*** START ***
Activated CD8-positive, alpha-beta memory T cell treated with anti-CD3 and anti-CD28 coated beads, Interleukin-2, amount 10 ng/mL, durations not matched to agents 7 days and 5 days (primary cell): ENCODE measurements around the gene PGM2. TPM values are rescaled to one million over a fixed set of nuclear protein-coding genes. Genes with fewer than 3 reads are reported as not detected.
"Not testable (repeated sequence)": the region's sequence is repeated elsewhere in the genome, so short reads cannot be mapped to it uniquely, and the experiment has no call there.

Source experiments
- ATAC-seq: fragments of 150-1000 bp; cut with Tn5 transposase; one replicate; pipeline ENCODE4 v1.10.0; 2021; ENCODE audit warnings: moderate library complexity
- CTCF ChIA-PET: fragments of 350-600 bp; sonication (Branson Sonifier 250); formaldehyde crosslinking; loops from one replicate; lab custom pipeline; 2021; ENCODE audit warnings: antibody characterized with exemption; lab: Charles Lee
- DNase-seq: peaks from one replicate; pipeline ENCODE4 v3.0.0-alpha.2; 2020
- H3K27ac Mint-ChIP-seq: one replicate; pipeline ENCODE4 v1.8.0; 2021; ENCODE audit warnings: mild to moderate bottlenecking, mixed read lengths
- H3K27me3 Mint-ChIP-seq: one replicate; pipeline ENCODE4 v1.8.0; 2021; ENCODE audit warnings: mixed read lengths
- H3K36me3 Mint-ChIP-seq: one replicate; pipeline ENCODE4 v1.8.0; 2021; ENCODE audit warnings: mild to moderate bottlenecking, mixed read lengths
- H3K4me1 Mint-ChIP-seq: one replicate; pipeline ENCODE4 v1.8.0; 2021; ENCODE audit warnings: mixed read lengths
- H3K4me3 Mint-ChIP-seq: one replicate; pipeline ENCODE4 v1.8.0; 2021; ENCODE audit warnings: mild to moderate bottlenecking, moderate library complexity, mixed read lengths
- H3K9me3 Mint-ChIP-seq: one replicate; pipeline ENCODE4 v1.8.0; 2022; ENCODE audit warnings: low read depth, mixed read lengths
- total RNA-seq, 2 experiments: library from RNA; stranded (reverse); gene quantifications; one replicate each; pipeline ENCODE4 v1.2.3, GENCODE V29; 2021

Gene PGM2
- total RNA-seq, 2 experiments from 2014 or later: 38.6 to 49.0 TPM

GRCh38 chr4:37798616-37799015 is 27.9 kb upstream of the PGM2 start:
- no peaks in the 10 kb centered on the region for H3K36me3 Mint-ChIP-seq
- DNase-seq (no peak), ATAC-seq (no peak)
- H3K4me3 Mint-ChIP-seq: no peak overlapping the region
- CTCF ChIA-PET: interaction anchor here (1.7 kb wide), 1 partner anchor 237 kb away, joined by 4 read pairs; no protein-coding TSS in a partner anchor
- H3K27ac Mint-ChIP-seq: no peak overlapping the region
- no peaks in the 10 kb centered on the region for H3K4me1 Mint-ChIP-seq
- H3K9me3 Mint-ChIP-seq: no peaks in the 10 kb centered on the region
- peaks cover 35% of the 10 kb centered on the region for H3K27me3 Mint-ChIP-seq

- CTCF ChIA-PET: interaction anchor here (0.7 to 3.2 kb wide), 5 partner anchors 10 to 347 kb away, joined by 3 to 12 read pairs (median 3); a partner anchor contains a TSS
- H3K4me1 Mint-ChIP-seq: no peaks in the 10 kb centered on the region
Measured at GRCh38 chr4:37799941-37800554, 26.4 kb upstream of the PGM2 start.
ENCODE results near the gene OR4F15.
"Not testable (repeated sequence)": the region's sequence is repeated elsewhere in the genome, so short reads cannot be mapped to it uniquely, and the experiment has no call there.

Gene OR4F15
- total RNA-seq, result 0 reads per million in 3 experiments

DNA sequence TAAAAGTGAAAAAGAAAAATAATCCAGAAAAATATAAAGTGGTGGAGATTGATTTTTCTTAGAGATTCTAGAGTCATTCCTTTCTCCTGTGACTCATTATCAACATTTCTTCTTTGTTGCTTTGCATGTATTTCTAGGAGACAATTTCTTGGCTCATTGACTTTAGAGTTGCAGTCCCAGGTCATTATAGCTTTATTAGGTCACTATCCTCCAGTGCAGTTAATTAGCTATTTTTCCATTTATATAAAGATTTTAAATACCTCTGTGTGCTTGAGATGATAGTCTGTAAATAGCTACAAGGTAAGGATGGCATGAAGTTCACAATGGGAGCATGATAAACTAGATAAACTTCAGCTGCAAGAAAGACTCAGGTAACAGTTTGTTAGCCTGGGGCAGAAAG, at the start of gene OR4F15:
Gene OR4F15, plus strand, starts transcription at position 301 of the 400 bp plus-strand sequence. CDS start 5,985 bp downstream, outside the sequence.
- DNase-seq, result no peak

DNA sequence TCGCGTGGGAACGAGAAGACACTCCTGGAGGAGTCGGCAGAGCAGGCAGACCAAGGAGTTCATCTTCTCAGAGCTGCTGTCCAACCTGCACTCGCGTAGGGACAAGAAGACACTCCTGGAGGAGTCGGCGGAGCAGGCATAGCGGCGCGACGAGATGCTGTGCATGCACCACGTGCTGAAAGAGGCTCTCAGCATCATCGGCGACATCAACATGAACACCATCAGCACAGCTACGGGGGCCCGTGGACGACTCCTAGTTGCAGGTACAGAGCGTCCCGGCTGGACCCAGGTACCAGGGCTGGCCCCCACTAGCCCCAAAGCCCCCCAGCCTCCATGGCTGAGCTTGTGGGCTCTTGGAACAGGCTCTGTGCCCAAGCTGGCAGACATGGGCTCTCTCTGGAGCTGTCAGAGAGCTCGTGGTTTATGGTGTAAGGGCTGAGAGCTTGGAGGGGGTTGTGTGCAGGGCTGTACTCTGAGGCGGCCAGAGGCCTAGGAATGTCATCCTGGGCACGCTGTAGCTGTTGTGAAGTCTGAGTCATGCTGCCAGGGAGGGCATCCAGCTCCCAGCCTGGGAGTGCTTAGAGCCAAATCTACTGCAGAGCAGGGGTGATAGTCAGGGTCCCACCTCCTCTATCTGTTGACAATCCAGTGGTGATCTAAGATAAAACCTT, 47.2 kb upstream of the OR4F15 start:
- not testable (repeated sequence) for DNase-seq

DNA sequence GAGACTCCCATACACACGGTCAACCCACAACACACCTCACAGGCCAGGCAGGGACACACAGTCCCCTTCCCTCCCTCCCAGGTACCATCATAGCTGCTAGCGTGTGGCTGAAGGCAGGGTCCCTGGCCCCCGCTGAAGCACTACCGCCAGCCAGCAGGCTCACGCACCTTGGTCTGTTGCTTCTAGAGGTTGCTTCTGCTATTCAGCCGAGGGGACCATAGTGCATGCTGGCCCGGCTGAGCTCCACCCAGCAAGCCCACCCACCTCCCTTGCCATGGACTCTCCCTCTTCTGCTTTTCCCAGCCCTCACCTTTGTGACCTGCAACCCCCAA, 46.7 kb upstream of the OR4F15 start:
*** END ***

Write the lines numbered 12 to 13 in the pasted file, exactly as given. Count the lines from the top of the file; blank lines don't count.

- H3K9me3 Mint-ChIP-seq: one replicate; pipeline ENCODE4 v1.8.0; 2022; ENCODE audit warnings: low read depth, mixed read lengths
- total RNA-seq, 2 experiments: library from RNA; stranded (reverse); gene quantifications; one replicate each; pipeline ENCODE4 v1.2.3, GENCODE V29; 2021